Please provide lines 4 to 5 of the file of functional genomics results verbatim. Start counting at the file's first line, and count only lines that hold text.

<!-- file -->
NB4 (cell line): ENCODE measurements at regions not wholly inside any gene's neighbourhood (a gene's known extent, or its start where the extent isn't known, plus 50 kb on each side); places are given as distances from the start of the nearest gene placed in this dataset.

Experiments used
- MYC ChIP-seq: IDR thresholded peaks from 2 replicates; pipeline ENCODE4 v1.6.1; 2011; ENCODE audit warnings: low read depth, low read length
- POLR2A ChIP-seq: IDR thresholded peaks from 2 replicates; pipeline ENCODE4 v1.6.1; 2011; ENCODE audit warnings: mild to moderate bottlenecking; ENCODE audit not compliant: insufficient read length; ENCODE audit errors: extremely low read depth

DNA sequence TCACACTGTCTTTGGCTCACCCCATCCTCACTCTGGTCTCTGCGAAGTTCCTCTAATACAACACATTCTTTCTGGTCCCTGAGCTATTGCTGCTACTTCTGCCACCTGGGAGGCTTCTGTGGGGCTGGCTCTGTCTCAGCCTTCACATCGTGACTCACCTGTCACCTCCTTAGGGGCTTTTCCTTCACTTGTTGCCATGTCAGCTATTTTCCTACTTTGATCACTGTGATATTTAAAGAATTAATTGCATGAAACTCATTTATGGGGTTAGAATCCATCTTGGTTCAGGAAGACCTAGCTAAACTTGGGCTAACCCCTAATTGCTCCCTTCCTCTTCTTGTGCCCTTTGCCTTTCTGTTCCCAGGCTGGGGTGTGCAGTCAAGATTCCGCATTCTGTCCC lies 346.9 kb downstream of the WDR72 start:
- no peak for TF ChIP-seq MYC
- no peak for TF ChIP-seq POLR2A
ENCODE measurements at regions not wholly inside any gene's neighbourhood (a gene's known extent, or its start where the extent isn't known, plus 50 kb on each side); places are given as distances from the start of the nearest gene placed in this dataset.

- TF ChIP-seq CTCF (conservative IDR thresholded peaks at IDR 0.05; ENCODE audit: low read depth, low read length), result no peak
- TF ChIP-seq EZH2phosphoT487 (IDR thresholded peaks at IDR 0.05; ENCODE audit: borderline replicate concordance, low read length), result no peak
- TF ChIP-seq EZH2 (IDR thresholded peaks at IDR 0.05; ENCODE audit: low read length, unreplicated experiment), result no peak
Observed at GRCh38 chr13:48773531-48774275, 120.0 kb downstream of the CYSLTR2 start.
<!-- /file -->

- POLR2A ChIP-seq: IDR thresholded peaks from 2 replicates; pipeline ENCODE4 v1.6.1; 2011; ENCODE audit warnings: mild to moderate bottlenecking; ENCODE audit not compliant: insufficient read length; ENCODE audit errors: extremely low read depth

DNA sequence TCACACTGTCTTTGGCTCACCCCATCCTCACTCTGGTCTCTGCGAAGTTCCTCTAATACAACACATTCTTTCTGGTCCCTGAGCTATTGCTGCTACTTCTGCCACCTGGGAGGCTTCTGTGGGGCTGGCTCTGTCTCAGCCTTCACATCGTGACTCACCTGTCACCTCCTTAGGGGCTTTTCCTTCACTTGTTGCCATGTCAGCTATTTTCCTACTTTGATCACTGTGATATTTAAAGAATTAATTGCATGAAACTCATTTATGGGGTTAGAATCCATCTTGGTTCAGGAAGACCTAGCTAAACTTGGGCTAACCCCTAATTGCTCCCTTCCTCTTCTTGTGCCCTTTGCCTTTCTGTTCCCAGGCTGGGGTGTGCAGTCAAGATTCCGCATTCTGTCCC lies 346.9 kb downstream of the WDR72 start: